The month ended with other assassinations of Catholic worshippers in a church in Nice and with the news of a second lockdown until December 1st. Depressing. The doctors already say that Christmas is compromised and the perspective of not seeing my parents for Christmas is dreadful but worst things could happen, right? So, we’re settling for a month of homeworking with our son still going to high school. He joked about it, saying he’ll go out to work when we stay home like children. Daughter is enjoying herself as she’s doing a semester abroad.

With the new lockdown, the French literary world is in motion to protect independent bookstores from bankruptcy. There’s a debate about the question “Are bookstores indispensable businesses?”. Readers rushed to stores on Thursday and some booksellers reported that they sold as many books as on the last Saturday before Christmas. The jury of the Goncourt Prize decided to delay the announcement of the 2020 winner until independent bookstores are open again. Lobbying worked and bookstores are allowed to sell through click-and-collect and due to unfair competition, Fnacs and supermarkets have to close their book sections. Let’s hope that it will not boost Amazon’s sales. We are determined to maintain our lovely network of independent libraires.

Staying home means more reading time and luckily, November is rife with bookish events. I hope to participate to several of them.

German Lit Month is hosted by Lizzy and Caroline, AusReading Month, by Brona, Novella in November, by Rebecca at Bookish Beck and Cathy at 746Books. And there’s also Non-Fiction November.

I’ve gathered my books for the month, my pile is made of my Book Club pick, my Read The West readalong and others from the TBR that fit into November bookish events.

Femmes d’Alger dans leur appartement by Assia Djebar is our Book Club read and The Hour of Lead by Bruce Holbert is my Read the West book. Then I have The Catherine Wheel by Elizabeth Harrower for AusReading Month. The Tall Man: Death and Life on Palm Island by Chloe Hooper is Australian non-fiction. For German Lit Month, I’ve picked from the shelves The Confusion of Young Törless by Robert Musil and a novella by Thomas Bernhard, Concrete. I’m not sure I’ll have time to read them all but it’s good to have goals, right?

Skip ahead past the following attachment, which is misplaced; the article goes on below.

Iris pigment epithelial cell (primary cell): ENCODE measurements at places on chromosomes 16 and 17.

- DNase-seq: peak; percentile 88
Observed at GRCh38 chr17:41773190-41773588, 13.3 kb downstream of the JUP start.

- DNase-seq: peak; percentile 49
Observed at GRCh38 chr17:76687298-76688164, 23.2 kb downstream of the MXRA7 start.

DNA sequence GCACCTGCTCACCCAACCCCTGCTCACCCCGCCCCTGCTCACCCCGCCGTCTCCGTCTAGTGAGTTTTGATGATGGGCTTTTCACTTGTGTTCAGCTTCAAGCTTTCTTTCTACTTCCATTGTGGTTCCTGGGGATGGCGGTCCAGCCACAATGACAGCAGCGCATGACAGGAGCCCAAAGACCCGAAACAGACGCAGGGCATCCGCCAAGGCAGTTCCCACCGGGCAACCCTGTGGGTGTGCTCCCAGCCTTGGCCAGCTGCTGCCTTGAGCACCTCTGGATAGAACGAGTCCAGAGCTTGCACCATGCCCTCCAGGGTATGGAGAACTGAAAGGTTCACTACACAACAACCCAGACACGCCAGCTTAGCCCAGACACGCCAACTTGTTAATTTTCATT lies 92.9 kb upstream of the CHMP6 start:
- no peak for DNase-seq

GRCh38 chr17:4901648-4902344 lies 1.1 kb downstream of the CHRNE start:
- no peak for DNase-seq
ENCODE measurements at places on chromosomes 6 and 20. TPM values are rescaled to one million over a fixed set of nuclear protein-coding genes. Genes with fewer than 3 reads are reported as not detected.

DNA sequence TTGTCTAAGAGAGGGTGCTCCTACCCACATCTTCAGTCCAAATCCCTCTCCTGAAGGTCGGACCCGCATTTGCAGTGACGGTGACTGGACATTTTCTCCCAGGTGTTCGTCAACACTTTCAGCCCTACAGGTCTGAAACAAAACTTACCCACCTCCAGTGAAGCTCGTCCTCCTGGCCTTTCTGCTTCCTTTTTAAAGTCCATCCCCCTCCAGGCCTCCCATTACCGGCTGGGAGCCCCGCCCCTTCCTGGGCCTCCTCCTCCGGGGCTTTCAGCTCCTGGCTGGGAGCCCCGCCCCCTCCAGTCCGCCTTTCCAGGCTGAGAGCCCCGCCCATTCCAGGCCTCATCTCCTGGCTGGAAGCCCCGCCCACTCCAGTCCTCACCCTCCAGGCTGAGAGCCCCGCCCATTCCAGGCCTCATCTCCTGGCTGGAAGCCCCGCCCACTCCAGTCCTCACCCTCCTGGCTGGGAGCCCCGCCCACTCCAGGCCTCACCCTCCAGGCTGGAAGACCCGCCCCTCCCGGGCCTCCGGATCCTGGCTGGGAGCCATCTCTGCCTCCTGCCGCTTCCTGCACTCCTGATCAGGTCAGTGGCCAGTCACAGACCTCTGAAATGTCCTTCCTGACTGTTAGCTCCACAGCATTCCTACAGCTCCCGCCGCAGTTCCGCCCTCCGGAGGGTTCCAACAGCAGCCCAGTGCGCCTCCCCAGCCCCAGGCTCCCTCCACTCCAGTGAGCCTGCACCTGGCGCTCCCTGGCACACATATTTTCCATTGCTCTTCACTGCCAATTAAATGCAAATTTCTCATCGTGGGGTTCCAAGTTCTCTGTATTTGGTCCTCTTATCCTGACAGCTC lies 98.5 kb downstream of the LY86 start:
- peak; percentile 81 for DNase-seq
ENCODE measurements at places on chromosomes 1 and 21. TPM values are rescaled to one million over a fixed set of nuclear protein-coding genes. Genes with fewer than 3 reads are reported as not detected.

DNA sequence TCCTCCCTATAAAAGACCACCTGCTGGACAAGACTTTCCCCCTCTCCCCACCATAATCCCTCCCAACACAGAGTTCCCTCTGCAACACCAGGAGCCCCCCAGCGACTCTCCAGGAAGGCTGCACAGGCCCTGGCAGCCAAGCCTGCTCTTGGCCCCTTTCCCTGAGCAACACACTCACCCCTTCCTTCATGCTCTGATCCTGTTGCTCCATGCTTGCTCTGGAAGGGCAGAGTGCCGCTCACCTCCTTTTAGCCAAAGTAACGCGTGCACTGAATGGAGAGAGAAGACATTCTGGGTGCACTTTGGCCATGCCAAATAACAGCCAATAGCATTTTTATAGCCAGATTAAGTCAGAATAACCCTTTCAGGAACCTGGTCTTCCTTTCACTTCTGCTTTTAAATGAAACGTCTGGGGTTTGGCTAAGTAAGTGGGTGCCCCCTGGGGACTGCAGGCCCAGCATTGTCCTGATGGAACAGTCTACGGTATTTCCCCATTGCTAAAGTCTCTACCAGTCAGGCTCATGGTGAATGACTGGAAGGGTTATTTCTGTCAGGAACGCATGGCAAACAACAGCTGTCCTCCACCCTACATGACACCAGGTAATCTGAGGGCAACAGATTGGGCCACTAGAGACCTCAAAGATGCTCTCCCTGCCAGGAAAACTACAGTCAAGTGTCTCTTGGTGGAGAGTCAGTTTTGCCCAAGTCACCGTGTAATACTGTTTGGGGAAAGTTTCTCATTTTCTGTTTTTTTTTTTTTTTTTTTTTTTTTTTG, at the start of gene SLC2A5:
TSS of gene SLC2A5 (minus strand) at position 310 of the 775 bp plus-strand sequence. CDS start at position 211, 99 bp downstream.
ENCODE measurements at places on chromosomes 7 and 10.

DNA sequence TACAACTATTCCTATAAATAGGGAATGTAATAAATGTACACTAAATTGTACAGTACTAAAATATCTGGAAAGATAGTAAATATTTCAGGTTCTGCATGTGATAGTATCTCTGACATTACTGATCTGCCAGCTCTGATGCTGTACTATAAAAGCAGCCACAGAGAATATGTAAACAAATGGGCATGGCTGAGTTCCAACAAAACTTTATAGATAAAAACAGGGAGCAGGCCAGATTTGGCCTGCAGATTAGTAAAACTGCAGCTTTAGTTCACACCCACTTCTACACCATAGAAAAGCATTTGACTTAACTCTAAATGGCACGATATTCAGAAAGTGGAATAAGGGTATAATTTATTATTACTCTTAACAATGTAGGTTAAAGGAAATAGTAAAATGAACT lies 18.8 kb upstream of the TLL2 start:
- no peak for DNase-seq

Regular reader of Book Around the Corner know that I’m a fan of Duane Swierczynski. I follow him on Twitter and last year, he sadly lost his teenage daughter Evie to cancer. He’s organizing Evie’s Holiday Book Drive, a book donation to the Children’s Hospital in LA. It’s from October 23 to December 4. There are details about how to donate on the poster and on this web site, The Evelyn Swierczynski Foundation. Duane Swierczynski tweets at @swierczy.

In the middle of all this, I stumbled upon an article by Nancy Huston in the Translittérature magazine, issue by the French association of literary translators. She wrote about the English version of Romain Gary’s books. (She’s a fan too) He supervised the ‘translations’ of his books, wrote some directly in English and then did a French version of them. I realized that I never investigated who translated Gary’s books in English and I went online to get as many English versions of his books as I could find. I already had White Dog, The Ski Bum and the recently published The Kites. Now I also have Lady L, The Enchanters, King Solomon, Europa and The Talent Scout.

December 2nd will be the fortieth anniversary of Gary’ death and I’m up to something…

While I was writing all this, the sun came out and our gloomy morning turned into a sunny afternoon. I hope it’ll translate into this month of November.

What about you? How is it going on in your world’s corner?